Balancing Non-work Activity

Working from home does bring some advantages. You can have goods delivered. You can have the washing machine or dishwasher going. My tip would be to not worry about the small things like answering the door, putting a load of washing on – things that take a trivial amount of time. You should avoid the tasks that take longer and can be left until after work – online shopping, folding washing, cooking.

Distractions

You’re at work. You can ignore the door. You can ignore your phone. Don’t use social media, unless it’s work related.

Don’t Get Isolated

If you’re alone for a period of time it’s easy to start to feel isolated. When working from home you need to make extra effort to communicate with colleagues. Try to make the effort to actually talk to people rather than just using email or messaging services like Slack. You won’t run into colleagues in communal areas, like the office water cooler or kitchen, so, if a few of you are working remotely you may need to create your own virtual spaces where non work related chat can happen to stay connected on a human level.

What Works for You?

Everyone’s different so do what works for you and if you have any good tips of your own please share.

Switching APIs

It’s completely normal now for web apps to work with external third party JavaScript APIs. The good ones give you lots of documentation making them pretty straightforward to implement and use. You load a script from a URL or local resource, use their methods and properties in your code and away you go.

But what if you then want to switch to another API provider? Maybe the one you were using isn’t accessible, doesn’t support the older browsers you need? Maybe they put their prices up? Whatever the reason you may need to switch at some point.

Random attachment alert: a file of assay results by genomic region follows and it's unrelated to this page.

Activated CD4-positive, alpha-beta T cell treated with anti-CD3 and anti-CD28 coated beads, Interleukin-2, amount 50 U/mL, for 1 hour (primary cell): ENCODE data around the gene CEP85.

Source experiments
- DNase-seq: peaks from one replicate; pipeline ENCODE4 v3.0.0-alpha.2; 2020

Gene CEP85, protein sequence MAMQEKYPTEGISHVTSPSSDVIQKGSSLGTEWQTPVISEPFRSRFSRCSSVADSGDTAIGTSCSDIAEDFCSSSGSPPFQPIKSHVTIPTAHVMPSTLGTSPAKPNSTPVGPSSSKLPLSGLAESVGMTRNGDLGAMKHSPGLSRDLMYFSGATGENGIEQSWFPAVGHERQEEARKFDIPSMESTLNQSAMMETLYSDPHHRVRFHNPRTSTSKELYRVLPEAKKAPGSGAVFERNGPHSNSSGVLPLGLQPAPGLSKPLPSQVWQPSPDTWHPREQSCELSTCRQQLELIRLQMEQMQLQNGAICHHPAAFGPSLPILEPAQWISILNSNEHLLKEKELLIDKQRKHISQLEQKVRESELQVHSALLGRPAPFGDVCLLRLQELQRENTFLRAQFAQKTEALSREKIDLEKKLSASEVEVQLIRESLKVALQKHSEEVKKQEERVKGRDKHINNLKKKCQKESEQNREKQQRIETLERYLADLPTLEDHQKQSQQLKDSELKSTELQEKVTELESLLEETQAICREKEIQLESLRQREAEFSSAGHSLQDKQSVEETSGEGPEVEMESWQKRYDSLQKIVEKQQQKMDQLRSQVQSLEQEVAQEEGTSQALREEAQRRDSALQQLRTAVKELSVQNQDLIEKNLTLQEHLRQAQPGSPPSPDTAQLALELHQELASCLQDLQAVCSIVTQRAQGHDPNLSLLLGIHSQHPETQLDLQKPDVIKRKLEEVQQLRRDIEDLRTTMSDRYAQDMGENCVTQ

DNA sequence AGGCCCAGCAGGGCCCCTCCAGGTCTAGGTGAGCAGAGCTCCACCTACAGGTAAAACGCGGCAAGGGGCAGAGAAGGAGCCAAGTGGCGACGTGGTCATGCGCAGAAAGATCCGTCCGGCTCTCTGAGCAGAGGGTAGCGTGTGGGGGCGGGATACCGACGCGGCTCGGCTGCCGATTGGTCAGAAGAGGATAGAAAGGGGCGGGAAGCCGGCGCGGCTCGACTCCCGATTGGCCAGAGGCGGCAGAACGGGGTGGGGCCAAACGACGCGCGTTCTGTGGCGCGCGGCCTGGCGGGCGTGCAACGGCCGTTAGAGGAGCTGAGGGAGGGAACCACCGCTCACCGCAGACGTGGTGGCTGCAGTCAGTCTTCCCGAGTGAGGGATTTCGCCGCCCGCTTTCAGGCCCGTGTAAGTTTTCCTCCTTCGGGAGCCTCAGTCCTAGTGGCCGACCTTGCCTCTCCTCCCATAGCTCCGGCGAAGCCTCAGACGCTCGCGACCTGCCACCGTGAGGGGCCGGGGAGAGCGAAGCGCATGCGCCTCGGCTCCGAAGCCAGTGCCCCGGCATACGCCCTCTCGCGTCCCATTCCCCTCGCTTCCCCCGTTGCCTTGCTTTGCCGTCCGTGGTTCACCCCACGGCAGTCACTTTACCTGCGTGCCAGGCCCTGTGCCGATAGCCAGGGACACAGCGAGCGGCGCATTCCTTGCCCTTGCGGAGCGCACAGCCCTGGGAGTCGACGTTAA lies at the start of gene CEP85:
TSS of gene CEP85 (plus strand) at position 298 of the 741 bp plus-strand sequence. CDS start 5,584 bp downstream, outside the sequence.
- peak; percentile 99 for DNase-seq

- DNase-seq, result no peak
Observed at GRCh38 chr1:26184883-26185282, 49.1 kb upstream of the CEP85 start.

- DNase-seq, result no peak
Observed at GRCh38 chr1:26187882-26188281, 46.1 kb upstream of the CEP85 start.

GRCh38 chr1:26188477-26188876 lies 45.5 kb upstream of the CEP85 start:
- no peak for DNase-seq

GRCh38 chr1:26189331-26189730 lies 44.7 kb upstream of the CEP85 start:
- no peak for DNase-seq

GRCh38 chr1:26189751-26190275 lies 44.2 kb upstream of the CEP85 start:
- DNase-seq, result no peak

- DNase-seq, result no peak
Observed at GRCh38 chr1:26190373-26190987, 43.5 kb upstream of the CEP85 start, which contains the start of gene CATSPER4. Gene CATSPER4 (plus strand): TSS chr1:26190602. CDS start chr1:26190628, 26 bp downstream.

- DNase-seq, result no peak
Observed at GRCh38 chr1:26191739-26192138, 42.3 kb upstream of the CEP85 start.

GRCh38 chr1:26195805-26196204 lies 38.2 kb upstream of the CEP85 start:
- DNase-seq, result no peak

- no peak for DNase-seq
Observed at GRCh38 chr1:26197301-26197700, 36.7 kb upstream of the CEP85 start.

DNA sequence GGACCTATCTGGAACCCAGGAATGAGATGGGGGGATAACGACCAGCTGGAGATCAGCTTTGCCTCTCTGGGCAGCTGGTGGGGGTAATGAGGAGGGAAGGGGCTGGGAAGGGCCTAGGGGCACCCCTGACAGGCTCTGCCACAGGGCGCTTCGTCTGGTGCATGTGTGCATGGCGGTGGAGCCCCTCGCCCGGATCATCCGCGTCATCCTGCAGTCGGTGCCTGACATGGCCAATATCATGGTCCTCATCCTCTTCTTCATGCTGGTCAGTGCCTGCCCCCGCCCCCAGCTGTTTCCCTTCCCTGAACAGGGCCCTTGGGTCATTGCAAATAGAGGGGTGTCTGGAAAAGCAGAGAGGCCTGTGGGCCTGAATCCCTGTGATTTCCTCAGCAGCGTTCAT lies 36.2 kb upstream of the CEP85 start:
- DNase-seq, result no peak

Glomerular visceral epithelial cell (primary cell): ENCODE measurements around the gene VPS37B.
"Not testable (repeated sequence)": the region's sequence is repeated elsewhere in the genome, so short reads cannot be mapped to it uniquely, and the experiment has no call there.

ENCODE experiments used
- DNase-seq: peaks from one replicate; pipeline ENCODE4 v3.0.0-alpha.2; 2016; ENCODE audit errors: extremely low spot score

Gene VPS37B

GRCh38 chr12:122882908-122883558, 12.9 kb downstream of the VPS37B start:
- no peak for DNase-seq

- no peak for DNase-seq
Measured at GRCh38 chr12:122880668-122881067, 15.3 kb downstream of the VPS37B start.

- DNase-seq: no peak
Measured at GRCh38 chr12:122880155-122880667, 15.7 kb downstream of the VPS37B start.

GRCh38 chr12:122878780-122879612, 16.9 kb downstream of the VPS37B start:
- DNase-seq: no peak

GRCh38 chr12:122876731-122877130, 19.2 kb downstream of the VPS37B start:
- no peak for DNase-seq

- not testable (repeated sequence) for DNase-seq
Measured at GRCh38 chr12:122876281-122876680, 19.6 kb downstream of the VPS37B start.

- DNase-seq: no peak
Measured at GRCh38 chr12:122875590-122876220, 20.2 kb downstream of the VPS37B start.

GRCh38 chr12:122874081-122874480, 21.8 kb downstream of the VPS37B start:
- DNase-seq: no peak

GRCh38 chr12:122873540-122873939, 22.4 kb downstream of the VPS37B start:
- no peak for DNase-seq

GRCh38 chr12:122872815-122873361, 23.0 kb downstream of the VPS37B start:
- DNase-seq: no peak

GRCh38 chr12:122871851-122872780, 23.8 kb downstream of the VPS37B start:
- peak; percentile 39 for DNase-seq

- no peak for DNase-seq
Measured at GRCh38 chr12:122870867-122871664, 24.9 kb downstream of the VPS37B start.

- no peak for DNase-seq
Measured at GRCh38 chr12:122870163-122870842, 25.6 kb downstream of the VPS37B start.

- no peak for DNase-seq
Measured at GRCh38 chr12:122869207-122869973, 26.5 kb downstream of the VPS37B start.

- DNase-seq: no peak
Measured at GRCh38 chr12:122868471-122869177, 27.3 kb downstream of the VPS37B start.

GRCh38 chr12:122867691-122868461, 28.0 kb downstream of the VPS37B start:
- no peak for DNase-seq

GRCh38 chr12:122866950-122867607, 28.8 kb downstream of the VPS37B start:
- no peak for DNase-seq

This change means rewriting your app’s JavaScript to work with the new API. You’ll have to find every point it touches and update it. What if it works differently? What if this one takes an object parameter rather than an array? You’ll have to completely rewrite the data parts too.

There is a better way.

Rather than working directly with an API and using the properties and methods in your code, you create an intermediary, your own internal service, which handles this functionality. The internal service maps the properties and methods you need to those of the third party API. It handles any data transformation needed. Your app works with this service, your own API, so that when a change of service provider is needed the app itself does not need to be rewritten, just the internal service.

An internal service can also be set up to work with multiple APIs at once so it maps everything it needs for each. This allows you to push choice to your users. So, for example, if it’s a news, sport or weather feed built into a site, you can let your user choice their preferred information source. You could use different services for different regions, e.g. local news.

To use a slightly inappropriate analogy, it’s better to be dating these APIs than to move in with them. 😉